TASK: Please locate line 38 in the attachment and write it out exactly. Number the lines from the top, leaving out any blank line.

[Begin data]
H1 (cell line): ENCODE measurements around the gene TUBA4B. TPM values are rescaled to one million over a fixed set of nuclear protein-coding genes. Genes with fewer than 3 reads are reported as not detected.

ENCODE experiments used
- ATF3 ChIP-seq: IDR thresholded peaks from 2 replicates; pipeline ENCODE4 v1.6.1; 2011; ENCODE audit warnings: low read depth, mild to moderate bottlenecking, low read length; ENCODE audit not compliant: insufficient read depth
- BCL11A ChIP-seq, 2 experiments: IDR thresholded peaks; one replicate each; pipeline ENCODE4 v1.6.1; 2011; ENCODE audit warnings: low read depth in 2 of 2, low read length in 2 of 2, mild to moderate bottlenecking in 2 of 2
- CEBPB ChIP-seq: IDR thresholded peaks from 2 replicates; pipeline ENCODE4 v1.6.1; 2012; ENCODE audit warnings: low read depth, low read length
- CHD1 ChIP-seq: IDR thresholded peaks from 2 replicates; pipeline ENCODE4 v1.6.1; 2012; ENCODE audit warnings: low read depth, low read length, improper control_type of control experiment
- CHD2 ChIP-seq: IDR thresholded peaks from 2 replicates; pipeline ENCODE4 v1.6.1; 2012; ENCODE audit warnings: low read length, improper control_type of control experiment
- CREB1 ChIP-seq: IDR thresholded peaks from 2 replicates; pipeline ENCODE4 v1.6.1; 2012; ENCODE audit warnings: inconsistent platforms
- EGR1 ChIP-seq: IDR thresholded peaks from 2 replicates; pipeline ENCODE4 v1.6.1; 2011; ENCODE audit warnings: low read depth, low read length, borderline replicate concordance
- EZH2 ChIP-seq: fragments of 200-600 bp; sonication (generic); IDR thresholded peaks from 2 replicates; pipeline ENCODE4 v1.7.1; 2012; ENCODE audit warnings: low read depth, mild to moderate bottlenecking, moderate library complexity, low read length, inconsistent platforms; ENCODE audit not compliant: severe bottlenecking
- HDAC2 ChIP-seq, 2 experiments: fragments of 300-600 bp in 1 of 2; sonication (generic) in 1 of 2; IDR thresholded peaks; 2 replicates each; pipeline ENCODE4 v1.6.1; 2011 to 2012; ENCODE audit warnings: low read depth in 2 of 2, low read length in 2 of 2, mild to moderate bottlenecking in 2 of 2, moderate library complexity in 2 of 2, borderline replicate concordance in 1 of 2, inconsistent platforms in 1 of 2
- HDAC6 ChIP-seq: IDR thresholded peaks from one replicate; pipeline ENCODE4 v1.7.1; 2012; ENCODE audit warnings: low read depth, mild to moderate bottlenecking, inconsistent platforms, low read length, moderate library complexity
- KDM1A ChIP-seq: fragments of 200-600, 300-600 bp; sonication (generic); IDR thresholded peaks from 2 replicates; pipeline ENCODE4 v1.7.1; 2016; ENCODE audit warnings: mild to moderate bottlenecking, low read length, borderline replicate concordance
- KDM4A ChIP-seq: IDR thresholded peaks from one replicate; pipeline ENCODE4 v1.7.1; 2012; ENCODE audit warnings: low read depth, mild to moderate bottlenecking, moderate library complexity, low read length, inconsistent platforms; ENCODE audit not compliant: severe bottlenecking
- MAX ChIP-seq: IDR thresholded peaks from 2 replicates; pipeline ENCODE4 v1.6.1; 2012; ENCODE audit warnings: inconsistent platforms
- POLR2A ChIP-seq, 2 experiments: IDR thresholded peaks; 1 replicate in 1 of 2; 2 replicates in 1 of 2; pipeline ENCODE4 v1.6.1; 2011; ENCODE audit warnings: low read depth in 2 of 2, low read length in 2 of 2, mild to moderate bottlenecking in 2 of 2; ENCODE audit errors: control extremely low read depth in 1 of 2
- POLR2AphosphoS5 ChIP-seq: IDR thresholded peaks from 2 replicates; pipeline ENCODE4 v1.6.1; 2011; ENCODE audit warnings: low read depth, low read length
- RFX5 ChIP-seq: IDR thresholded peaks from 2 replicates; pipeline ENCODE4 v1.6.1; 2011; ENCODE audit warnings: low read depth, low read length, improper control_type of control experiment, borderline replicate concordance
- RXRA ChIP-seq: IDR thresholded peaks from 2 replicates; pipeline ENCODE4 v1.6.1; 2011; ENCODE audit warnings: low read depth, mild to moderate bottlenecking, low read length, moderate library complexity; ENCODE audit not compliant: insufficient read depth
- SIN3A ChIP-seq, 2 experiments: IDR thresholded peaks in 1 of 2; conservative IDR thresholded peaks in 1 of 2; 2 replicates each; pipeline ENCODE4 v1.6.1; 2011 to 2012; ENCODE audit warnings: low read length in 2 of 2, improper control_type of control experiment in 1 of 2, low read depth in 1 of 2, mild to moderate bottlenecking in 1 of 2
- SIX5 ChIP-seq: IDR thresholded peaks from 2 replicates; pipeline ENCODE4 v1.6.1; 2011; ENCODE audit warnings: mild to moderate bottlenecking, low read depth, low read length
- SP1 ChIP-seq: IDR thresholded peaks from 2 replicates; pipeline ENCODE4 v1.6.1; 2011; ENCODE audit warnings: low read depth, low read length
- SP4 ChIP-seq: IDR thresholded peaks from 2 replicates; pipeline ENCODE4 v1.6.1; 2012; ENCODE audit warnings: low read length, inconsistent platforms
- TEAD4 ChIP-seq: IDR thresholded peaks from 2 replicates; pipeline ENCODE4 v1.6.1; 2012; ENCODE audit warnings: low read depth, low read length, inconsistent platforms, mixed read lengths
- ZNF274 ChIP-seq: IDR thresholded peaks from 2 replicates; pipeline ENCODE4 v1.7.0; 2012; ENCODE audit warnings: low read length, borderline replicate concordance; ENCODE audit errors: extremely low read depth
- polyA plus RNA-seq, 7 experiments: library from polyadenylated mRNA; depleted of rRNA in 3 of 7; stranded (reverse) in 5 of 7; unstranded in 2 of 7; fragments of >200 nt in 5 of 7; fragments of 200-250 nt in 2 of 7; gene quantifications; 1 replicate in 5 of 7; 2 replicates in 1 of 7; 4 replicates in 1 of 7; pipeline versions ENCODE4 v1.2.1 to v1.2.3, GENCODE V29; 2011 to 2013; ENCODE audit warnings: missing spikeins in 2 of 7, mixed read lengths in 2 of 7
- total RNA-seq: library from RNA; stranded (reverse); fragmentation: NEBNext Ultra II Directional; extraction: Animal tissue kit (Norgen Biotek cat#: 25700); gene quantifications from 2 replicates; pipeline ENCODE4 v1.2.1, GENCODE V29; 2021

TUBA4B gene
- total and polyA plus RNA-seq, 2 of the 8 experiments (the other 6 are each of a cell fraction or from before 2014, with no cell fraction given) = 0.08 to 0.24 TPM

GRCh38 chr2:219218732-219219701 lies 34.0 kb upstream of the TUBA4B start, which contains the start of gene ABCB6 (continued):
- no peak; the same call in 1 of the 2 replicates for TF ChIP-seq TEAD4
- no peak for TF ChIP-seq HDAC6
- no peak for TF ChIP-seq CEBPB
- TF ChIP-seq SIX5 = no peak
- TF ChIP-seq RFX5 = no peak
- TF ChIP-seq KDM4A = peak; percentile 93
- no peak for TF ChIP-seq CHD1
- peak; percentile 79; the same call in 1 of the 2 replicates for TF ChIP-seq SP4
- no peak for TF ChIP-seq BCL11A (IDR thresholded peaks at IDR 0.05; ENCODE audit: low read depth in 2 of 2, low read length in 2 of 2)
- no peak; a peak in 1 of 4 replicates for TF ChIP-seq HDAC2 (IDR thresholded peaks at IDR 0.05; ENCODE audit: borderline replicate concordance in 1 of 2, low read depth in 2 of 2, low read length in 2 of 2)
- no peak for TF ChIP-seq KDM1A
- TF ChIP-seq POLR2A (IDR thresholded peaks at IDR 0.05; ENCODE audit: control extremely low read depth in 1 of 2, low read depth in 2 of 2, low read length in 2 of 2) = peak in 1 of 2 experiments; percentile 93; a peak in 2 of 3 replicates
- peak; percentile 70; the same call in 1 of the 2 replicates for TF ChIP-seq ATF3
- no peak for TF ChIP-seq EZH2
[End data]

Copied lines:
- peak; percentile 79; the same call in 1 of the 2 replicates for TF ChIP-seq SP4